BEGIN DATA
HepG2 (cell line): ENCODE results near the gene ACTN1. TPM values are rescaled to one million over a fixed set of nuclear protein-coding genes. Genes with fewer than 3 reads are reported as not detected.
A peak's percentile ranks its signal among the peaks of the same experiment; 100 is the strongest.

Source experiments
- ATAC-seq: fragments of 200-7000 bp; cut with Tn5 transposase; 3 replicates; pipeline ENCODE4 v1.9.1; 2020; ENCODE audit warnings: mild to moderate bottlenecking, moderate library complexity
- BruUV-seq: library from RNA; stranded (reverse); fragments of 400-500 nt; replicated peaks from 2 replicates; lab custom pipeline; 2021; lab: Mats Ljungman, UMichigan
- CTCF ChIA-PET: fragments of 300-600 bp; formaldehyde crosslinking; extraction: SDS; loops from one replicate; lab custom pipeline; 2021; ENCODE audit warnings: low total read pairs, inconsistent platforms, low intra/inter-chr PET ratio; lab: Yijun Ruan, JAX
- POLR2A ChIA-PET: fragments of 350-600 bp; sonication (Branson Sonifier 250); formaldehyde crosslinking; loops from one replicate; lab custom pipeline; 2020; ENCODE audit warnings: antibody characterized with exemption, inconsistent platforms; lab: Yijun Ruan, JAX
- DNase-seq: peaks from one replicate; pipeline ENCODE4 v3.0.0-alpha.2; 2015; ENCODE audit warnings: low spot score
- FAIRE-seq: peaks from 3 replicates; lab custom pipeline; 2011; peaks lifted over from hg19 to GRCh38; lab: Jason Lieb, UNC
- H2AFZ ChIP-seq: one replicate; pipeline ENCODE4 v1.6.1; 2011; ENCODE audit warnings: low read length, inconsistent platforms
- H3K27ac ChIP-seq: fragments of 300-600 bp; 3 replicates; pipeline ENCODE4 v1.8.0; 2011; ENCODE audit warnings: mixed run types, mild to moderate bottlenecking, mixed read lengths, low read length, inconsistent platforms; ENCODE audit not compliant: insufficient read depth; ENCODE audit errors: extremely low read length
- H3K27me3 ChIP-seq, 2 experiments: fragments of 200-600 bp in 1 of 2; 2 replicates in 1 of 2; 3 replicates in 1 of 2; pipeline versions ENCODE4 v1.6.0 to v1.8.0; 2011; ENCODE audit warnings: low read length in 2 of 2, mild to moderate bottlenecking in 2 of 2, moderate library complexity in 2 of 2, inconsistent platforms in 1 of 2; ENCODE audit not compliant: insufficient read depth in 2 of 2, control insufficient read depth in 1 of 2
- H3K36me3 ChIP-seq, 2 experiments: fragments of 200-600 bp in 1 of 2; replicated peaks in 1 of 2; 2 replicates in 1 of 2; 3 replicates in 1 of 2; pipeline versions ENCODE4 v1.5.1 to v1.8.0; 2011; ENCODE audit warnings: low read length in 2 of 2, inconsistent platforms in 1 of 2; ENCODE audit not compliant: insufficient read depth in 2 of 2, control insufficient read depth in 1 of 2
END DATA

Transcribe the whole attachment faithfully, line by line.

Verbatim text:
HepG2 (cell line): ENCODE results near the gene ACTN1. TPM values are rescaled to one million over a fixed set of nuclear protein-coding genes. Genes with fewer than 3 reads are reported as not detected.
A peak's percentile ranks its signal among the peaks of the same experiment; 100 is the strongest.

Source experiments
- ATAC-seq: fragments of 200-7000 bp; cut with Tn5 transposase; 3 replicates; pipeline ENCODE4 v1.9.1; 2020; ENCODE audit warnings: mild to moderate bottlenecking, moderate library complexity
- BruUV-seq: library from RNA; stranded (reverse); fragments of 400-500 nt; replicated peaks from 2 replicates; lab custom pipeline; 2021; lab: Mats Ljungman, UMichigan
- CTCF ChIA-PET: fragments of 300-600 bp; formaldehyde crosslinking; extraction: SDS; loops from one replicate; lab custom pipeline; 2021; ENCODE audit warnings: low total read pairs, inconsistent platforms, low intra/inter-chr PET ratio; lab: Yijun Ruan, JAX
- POLR2A ChIA-PET: fragments of 350-600 bp; sonication (Branson Sonifier 250); formaldehyde crosslinking; loops from one replicate; lab custom pipeline; 2020; ENCODE audit warnings: antibody characterized with exemption, inconsistent platforms; lab: Yijun Ruan, JAX
- DNase-seq: peaks from one replicate; pipeline ENCODE4 v3.0.0-alpha.2; 2015; ENCODE audit warnings: low spot score
- FAIRE-seq: peaks from 3 replicates; lab custom pipeline; 2011; peaks lifted over from hg19 to GRCh38; lab: Jason Lieb, UNC
- H2AFZ ChIP-seq: one replicate; pipeline ENCODE4 v1.6.1; 2011; ENCODE audit warnings: low read length, inconsistent platforms
- H3K27ac ChIP-seq: fragments of 300-600 bp; 3 replicates; pipeline ENCODE4 v1.8.0; 2011; ENCODE audit warnings: mixed run types, mild to moderate bottlenecking, mixed read lengths, low read length, inconsistent platforms; ENCODE audit not compliant: insufficient read depth; ENCODE audit errors: extremely low read length
- H3K27me3 ChIP-seq, 2 experiments: fragments of 200-600 bp in 1 of 2; 2 replicates in 1 of 2; 3 replicates in 1 of 2; pipeline versions ENCODE4 v1.6.0 to v1.8.0; 2011; ENCODE audit warnings: low read length in 2 of 2, mild to moderate bottlenecking in 2 of 2, moderate library complexity in 2 of 2, inconsistent platforms in 1 of 2; ENCODE audit not compliant: insufficient read depth in 2 of 2, control insufficient read depth in 1 of 2
- H3K36me3 ChIP-seq, 2 experiments: fragments of 200-600 bp in 1 of 2; replicated peaks in 1 of 2; 2 replicates in 1 of 2; 3 replicates in 1 of 2; pipeline versions ENCODE4 v1.5.1 to v1.8.0; 2011; ENCODE audit warnings: low read length in 2 of 2, inconsistent platforms in 1 of 2; ENCODE audit not compliant: insufficient read depth in 2 of 2, control insufficient read depth in 1 of 2